'America will never be destroyed from the outside. If we falter and lose our freedoms, it will be because we destroyed ourselves.'
- Abraham Lincoln
Among the ACLU's proudest moments are those in which it has come to the defense of civil liberties in times of national crisis.
That defense began in the early part of the 20th century, in response to the massive suppression of freedom of speech and of the press by President Woodrow Wilson during World War I. At the time, labor strikes in our nation's cities terrified millions of Americans who feared that law and order were collapsing. Growing anti-war sentiment also caused unrest, and Congress responded by passing the infamous Espionage Act of 1917, which was amended with the Sedition Act of 1918 to additionally criminalize any activity that threatened the administration in power. In 1918, riots broke out, paralyzing the country, and federal troops were called in to restore order in many cities. In June of that year, the country was shaken by politically motivated bombings, including an explosion at the home of Attorney General Mitchell Palmer.
What followed was one of the worst violations of civil liberties in American history. Law enforcement officials swooped down on suspected radicals in 33 cities, arresting 6,000 people, most of them immigrants. The raids involved the wholesale abuses of the law: arrests without a warrant, unreasonable searches and seizures, wanton destruction of property, police brutality, and prolonged detention.
In the midst of this crisis the National Civil Liberties Bureau was formed – the predecessor of the ACLU, and the only national organization to speak out in defense of freedom of speech, freedom of the press, the rights of conscientious objectors, and the due process rights of radical labor leaders. The Bureau was led by Roger Baldwin, who went on to found the ACLU in January, 1920 along with Crystal Eastman, Arthur Garfield Hayes, and others.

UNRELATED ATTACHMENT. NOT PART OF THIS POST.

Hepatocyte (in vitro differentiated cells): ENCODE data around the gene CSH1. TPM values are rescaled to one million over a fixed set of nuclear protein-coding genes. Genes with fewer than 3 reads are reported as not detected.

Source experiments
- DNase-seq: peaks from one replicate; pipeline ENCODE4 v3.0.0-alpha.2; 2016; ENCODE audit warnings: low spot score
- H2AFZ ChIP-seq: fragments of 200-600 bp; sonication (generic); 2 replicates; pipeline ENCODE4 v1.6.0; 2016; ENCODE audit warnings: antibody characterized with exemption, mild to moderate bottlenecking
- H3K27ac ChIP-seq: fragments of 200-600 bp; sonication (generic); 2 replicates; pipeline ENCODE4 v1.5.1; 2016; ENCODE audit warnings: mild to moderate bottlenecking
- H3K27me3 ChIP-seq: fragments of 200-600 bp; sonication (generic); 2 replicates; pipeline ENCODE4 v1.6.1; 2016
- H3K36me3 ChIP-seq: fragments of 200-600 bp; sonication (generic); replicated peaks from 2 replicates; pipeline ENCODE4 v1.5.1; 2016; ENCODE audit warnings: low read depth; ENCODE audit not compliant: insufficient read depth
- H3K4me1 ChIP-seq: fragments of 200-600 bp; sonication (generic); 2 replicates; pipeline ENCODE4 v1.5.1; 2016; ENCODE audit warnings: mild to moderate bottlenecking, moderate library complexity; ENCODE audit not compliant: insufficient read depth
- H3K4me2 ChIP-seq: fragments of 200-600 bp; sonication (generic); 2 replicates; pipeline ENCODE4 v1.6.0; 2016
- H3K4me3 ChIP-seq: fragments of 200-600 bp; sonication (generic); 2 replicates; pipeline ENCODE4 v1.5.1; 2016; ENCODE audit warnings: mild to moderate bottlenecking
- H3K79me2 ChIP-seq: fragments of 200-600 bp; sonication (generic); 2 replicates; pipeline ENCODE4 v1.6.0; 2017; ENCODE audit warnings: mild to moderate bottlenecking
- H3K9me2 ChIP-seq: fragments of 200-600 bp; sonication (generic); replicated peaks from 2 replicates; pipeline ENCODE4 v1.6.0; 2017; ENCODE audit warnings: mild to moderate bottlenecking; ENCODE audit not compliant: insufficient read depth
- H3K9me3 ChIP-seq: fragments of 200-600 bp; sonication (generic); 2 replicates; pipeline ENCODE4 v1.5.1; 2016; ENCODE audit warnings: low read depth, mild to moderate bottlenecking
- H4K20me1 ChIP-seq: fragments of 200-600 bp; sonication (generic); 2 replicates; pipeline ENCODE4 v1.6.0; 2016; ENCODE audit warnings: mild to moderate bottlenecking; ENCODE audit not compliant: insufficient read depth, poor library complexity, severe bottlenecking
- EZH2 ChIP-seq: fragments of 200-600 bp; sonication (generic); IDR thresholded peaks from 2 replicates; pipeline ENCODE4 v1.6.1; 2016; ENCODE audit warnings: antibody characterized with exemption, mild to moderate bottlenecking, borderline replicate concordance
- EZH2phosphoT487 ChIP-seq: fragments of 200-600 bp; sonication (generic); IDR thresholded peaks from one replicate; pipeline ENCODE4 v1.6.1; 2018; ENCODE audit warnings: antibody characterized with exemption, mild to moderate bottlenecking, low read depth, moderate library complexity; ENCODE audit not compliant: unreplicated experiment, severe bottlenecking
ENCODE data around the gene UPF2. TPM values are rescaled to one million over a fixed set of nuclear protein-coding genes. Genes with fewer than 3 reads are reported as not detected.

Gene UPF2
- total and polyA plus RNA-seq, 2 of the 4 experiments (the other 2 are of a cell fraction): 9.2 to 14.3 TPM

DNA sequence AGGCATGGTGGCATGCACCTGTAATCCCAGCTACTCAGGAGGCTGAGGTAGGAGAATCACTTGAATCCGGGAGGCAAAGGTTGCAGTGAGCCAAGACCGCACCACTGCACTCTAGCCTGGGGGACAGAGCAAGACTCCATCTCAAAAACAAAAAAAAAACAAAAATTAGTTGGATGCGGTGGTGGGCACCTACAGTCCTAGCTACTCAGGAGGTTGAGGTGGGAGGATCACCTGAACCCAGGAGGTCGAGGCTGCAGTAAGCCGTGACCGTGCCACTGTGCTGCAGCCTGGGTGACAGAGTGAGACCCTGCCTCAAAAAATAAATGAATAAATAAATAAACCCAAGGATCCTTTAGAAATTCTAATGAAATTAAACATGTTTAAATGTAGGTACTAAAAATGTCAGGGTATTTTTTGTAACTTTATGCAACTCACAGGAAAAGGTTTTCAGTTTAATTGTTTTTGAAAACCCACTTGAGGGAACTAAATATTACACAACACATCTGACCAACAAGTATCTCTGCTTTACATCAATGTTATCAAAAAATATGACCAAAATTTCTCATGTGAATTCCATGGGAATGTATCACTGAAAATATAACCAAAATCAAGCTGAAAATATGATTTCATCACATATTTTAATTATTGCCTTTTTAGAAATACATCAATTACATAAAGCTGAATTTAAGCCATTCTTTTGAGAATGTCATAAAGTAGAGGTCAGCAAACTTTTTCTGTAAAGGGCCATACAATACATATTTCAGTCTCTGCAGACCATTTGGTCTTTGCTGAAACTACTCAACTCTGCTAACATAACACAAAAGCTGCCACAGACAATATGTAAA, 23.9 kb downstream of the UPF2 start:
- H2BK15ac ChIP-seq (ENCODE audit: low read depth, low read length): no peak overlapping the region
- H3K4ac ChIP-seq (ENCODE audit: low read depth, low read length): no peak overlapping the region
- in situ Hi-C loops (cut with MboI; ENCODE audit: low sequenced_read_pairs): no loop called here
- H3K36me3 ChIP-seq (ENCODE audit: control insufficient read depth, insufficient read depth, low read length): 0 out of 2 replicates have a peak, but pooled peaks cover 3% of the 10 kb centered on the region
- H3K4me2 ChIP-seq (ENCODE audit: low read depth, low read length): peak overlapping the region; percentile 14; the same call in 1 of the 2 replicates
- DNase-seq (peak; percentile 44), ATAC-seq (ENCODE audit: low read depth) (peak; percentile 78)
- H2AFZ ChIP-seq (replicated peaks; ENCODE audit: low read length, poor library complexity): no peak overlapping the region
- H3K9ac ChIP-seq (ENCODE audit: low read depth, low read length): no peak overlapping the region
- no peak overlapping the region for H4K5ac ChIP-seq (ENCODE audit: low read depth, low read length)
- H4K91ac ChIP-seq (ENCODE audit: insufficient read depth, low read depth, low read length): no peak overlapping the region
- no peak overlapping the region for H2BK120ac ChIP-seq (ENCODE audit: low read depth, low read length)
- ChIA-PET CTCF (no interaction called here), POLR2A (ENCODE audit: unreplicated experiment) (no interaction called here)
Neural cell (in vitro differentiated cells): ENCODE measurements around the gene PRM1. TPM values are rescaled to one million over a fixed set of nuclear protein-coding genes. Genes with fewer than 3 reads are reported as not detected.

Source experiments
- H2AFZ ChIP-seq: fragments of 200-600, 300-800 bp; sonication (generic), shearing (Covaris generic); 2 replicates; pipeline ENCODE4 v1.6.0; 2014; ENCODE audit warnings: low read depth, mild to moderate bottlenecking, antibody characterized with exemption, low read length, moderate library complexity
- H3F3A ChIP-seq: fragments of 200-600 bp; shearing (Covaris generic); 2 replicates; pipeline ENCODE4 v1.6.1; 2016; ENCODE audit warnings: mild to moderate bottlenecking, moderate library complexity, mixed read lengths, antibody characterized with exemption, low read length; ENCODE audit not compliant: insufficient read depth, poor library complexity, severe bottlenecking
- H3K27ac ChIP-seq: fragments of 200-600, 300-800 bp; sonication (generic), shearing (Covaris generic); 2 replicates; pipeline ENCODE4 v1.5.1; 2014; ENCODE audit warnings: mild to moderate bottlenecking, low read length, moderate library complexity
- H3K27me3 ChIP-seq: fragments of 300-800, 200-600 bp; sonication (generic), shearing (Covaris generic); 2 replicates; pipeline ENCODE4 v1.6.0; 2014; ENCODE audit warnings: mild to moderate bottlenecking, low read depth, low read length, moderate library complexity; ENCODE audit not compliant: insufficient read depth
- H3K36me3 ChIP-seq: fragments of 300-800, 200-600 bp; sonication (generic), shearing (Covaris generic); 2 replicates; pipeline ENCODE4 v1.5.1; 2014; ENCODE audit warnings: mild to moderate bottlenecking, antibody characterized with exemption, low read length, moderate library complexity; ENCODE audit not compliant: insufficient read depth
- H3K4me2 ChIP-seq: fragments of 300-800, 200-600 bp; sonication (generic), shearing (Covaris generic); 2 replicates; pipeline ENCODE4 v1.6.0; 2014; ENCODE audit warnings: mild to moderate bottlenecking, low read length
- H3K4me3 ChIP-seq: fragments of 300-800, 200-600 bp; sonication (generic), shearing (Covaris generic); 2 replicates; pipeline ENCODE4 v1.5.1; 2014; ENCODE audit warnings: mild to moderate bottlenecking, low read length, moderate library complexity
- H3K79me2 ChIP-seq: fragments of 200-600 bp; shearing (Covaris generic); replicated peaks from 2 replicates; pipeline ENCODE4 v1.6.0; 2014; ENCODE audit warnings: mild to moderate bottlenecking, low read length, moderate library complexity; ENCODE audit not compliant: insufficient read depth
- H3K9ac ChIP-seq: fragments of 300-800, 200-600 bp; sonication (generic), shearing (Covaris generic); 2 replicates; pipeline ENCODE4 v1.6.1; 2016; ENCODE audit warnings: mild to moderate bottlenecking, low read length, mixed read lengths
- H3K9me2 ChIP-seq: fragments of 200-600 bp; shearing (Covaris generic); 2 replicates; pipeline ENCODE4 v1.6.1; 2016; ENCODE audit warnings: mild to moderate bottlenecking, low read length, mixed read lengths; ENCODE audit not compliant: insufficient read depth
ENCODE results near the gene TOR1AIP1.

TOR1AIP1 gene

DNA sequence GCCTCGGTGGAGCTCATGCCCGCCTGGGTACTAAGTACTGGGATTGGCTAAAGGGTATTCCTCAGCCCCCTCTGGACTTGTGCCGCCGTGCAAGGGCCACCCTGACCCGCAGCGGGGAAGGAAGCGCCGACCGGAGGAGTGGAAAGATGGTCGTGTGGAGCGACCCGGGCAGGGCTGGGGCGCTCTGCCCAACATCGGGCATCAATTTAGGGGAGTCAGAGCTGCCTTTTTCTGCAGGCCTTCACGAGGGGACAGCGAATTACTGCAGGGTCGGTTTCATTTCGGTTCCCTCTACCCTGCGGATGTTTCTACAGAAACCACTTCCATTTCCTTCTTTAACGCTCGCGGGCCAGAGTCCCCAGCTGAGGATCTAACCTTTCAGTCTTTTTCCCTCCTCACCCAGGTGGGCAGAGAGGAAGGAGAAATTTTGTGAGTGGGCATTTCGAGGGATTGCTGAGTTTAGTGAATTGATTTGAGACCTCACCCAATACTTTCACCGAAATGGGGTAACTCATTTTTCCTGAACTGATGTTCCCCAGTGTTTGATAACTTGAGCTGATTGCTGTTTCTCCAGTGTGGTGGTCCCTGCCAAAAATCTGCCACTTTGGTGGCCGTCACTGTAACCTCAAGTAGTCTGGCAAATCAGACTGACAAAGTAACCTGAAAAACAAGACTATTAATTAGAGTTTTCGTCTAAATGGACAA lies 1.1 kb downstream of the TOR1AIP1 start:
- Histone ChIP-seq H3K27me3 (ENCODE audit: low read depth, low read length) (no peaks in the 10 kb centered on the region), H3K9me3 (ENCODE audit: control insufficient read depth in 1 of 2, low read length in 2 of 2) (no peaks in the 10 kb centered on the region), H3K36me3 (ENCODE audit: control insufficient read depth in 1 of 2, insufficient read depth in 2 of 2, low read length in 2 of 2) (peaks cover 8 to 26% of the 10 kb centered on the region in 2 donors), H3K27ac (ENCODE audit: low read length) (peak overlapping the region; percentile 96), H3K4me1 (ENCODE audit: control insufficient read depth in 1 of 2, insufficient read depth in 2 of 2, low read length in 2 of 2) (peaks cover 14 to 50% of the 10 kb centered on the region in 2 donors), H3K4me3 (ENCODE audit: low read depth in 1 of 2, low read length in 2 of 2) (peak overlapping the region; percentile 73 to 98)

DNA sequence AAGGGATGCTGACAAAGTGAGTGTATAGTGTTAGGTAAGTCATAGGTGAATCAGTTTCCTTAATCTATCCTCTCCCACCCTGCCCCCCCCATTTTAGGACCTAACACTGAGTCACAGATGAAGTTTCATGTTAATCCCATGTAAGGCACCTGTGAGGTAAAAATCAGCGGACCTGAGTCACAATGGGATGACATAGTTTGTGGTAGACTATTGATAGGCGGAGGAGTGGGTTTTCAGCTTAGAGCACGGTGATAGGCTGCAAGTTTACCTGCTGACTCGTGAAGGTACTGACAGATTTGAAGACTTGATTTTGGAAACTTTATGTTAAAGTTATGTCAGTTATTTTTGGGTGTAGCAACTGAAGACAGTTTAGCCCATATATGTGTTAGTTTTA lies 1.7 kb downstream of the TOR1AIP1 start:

Baldwin's cause was helped by the support of prominent lawyers such as future Supreme Court Justice Felix Frankfurter, who raised concerns that the abuses 'struck at the foundation of American free institutions, and brought the name of our country into disrepute.' Frankfurter's words resonated with Americans, and public opinion, which had initially been strongly in favor of the raids, soon changed.
Major ACLU Supreme Court Cases (By Decade)
Gitlow v. New York (1925)
Despite the conviction of radical activist Benjamin Gitlow under New York's criminal anarchy law, this first landmark Supreme Court case for the ACLU, established that the 14th Amendment "incorporates" the First Amendment's Free Speech clause and therefore applies to the states.
Whitney v. California (1927)
Although the defendant's conviction was upheld, the foundation for modern First Amendment law was created with Justice Brandeis' separate argument that under a "clear and present danger test," a strong presumption should favor, "more speech, not enforced silence."
Powell v. Alabama (1932)
This appeal on behalf of the Scottsboro Boys
Patterson v. Alabama (1935)
A second "Scottsboro Boys" decision held that excluding African-Americans from the jury list denied defendants a fair trial.
Hirabayashi v. United States (1943) and Korematsu v. Unites States (1944)